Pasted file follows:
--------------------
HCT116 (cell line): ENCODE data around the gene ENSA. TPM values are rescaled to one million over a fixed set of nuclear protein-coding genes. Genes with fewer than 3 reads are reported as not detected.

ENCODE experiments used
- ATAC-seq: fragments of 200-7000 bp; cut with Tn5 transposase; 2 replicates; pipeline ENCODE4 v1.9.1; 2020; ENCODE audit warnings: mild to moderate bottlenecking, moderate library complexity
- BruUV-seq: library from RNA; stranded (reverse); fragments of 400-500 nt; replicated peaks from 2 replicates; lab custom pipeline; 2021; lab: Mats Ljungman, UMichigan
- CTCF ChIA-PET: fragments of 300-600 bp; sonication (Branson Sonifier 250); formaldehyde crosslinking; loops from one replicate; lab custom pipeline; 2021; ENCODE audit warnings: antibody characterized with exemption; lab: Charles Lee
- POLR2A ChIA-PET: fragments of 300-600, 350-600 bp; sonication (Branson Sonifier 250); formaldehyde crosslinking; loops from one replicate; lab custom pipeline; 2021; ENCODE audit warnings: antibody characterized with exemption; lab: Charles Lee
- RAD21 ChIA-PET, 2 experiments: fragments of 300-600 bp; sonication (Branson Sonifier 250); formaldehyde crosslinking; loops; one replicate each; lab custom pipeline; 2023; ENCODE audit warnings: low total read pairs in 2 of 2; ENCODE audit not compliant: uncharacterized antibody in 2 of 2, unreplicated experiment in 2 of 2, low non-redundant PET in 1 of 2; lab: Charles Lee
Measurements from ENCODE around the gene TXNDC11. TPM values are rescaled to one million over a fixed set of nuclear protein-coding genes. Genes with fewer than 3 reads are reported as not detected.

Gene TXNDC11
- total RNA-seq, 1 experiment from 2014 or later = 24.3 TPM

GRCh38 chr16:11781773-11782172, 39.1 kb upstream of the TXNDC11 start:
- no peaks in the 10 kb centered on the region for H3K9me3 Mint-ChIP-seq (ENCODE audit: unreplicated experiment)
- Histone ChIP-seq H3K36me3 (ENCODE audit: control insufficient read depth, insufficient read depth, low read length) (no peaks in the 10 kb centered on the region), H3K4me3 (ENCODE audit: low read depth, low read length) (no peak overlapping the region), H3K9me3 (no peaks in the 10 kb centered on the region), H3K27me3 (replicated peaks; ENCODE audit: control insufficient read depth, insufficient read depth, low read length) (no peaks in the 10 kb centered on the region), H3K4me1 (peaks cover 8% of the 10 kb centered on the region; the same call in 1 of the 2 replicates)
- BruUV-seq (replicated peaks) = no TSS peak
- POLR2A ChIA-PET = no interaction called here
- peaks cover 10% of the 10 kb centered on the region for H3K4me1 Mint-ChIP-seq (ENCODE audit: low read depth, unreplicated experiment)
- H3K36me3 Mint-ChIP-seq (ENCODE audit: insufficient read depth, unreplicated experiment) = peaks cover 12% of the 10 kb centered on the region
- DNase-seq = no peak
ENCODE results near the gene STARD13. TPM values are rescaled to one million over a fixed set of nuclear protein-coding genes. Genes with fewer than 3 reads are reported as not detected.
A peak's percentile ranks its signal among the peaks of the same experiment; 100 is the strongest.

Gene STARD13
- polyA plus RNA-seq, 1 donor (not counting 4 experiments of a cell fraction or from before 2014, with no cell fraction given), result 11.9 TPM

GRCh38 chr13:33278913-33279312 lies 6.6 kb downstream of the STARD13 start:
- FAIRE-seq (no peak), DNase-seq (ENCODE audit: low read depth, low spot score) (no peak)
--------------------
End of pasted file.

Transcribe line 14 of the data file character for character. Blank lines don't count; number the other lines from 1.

- BruUV-seq (replicated peaks) = no TSS peak